This Week: Nike goes after Lululemon, Biden's vaccine mandates hang in the balance, and a cartel of elite universities goes to court. Plus, Silicon Valley wants to bet on your lawsuit, and cashing in on the SPAC rush.
Some of America's top universities are finding themselves in scandal again, this time with a price fixing scheme. A lawsuit filed in federal court by five former undergraduates alleges that 16 colleges and universities had conspired to reduce the financial aid they award students by working together as a cartel;
Among the 16 universities named in the lawsuit are Yale, Cal Tech, MIT, Vanderbilt, and the University of Chicago, which all participated in a group calling itself the 568 Presidents Group and used a consensus approach when evaluating a student's ability to pay.
According to the New York Times, Universities are allowed to collaborate on financial aid formulas under federal antitrust law, however, only if they do not consider a student’s ability to pay in the admissions process, a status called “need blind.”
While Yale, Georgetown, and other universities are embroiled in this admissions scandal, Harvard and the University of North Carolina-Chapel Hill will soon be in front of the Supreme Court for cases regarding their affirmative action admissions. Should the plaintiffs win, the Supreme Court may strike down the use of affirmative action across the country.
Following the 2019 Varsity Blues scandal which showed that wealthy families could effectively pay their way into elite universities, this new lawsuit seems to further the idea that these institutions favor students who can pay higher tuition with less financial aid. If college has been touted for generations as a path to the American Dream—scandal after scandal is chipping away at that story.
The Biden Administration's vaccine-or-test mandates could be thrown out by the Supreme Court soon. After hearing hours of arguments over the dual mandates issued by OSHA—one mandate for medical workers receiving federal Medicare/Medicaid funding, the other for employers of 100 or more people—the court's majority seems poised to toss at least the private employer mandate.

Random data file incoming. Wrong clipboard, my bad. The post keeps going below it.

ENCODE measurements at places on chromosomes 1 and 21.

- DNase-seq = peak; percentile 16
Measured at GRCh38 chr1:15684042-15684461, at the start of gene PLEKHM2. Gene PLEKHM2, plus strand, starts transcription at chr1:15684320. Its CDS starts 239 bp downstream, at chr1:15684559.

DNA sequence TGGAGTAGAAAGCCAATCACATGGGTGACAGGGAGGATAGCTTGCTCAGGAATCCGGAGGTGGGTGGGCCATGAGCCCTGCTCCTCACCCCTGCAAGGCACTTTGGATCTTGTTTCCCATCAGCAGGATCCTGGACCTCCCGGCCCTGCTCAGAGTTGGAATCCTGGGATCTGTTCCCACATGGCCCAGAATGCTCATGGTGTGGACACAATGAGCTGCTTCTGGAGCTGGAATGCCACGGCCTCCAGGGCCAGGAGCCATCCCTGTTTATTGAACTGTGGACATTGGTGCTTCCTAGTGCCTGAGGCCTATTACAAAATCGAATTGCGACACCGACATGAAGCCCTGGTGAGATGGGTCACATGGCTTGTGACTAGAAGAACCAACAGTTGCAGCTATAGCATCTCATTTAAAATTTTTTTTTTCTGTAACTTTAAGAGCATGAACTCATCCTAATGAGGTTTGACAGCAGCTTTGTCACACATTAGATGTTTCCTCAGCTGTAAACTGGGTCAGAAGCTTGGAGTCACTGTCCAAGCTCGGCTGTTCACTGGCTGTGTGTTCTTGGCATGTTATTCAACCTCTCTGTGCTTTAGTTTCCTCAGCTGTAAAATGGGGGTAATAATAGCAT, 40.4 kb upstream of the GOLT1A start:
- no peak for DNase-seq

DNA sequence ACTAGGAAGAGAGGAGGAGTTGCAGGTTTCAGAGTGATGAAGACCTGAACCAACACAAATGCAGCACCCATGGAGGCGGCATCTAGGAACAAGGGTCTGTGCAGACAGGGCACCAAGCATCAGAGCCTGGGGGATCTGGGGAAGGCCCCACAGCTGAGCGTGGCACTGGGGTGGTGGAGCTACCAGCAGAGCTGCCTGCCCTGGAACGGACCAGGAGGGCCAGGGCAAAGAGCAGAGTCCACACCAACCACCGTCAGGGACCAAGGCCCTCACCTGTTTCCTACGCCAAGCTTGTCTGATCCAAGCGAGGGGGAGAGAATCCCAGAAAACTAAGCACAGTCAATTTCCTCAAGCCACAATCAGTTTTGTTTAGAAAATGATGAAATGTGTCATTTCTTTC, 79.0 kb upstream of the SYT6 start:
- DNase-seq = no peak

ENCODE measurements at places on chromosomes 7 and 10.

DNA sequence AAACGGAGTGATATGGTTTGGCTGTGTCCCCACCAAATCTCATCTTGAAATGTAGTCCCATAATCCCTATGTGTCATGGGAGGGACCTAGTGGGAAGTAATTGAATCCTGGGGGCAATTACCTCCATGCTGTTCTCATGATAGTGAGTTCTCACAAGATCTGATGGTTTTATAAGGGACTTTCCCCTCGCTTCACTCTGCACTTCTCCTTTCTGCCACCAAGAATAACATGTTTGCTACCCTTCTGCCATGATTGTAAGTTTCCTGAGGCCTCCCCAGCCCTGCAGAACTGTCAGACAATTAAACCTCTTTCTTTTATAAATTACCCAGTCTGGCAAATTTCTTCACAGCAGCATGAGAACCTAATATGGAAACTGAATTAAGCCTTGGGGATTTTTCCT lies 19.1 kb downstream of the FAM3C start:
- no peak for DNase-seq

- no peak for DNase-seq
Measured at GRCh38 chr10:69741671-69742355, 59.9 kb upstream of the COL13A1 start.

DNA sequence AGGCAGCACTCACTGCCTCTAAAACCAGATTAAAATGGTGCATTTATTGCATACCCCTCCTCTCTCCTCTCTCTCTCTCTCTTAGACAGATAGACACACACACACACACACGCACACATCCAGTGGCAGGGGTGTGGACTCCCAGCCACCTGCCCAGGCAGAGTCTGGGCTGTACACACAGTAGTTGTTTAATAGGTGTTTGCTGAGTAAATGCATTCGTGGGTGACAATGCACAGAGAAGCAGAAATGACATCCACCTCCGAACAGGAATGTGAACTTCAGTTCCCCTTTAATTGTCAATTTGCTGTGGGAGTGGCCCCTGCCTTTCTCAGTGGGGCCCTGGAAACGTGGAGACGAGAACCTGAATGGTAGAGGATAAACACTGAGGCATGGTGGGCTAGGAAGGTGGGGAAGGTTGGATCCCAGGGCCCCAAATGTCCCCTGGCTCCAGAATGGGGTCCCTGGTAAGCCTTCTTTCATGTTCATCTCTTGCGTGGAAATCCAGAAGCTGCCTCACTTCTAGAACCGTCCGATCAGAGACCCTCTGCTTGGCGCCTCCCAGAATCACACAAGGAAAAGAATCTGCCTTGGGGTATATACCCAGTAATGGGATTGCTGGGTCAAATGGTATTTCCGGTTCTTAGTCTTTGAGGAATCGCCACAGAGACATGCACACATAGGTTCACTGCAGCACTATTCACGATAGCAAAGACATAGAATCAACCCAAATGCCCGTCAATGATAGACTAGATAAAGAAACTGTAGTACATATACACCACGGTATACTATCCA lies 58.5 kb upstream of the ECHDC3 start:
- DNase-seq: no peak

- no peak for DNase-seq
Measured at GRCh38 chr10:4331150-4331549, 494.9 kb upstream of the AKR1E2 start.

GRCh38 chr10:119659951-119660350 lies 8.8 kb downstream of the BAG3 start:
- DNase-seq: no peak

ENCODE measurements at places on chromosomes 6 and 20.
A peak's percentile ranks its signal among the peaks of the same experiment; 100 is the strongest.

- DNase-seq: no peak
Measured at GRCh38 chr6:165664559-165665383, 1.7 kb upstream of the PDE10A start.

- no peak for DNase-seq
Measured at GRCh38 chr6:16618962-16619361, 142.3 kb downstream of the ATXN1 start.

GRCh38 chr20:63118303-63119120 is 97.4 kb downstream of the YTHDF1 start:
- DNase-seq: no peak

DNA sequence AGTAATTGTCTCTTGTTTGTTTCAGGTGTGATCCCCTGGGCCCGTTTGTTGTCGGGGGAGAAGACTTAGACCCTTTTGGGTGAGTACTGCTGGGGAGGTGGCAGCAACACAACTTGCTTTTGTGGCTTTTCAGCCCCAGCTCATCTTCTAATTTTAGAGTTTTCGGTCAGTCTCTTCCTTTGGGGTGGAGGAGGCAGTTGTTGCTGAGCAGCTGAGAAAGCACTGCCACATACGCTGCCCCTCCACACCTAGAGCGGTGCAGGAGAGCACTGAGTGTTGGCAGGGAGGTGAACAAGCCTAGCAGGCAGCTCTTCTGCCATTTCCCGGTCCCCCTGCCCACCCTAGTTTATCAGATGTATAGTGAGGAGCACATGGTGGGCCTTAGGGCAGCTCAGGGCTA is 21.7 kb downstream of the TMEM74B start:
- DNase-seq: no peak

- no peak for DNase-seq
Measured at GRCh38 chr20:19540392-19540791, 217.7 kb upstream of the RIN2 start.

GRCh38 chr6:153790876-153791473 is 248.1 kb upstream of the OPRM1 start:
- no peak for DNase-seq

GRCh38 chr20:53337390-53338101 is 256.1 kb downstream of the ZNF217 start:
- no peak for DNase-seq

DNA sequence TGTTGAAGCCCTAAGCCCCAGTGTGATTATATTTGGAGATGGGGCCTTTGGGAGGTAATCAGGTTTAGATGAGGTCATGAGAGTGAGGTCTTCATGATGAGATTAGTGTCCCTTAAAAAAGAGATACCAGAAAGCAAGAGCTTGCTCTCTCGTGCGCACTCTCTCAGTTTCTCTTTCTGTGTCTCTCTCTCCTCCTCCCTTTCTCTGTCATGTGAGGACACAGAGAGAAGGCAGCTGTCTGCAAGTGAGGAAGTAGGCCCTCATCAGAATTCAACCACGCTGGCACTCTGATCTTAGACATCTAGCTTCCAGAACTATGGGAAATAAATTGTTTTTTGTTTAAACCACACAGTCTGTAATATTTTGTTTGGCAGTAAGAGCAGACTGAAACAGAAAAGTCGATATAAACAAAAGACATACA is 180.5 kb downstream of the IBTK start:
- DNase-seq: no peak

According to NPR, the court's conservative majority raised concern that the OSHA mandate was an overreach by the Administration, with Chief Justice Roberts saying "This is something the federal government has never done before."
Meanwhile, the court's liberal justices appeared to favor the vaccine mandates, with Justice Kagen saying stressing that COVID "is by far the greatest public health danger that this country has faced in the last century."
As the court heard arguments, the US broke daily infection records set during last winter's surge. Meanwhile, two of the attorneys arguing the case did so by phone as they were sick with COVID, and Justice Sotomayor heard arguments remotely as she is diabetic and was practicing caution in the face of infection.
As the fate of Biden's vaccine mandates hang in the balance, Omicron continues to spread like wildfire, with hospitalizations and deaths beginning to tick up again too. Should the court overturn the mandate, it blocks the Executive branch from using a major tool in the fight against COVID.
Nike is suing Lululemon claiming patent infringement. The case surrounds Lululemon's Mirror, a home exercise device that guides users through various routines. Nike says that it filed a number of patents back in 1983 for device that tracked user's calorie expenditure, distance run, and more—all of which are infringed upon by Lululemon's Mirror.
“The patents in question are overly broad and invalid. We are confident in our position and look forward to defending it in court,” a spokesperson for Lululemon said, according to CNBC.
Lululemon Is Also Suing
If Lululemon and Peloton are competing over at-home training equipment, they're also fighting over apparel. As The Hustle states, Lululemon says Peloton copied various sports bras and leggings, which the fitness bike maker then turned around and countersued Lululemon for.
Seems like Nike is late to the at-home exercise device boom that Peloton, Tonal, and now Lululemon have cashed in on, so their next best strategy is to sue the competition.
📤 What Else We're Forwarding
Trading Suits: Could the legal system be the next cash cow? According to Vice, a new start-up wants to make lawsuits a bettable commodity through tradable tokens.
Pay Day: The 2021 SPAC gold rush was also hugely profitable for Big Law, says Bloomberg. Firms like Ellenoff Grossman and Kirkland & Ellis raked in some $160 billion by aiding and underwriting deals.
🎧 Music We’re Working To
Today we’re listening to Soshi Takeda, a Japanese electronic music producer from Tokyo. He released his first album, Floating Mountains, in 2021 using only hardware and samplers from the ‘90s. It evokes a similar vibe to deep house, but takes a more meditative stance by incorporating flat, crystalline sounds. It lends itself well to being played on loop due to its aqueous structure.
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See ya next week!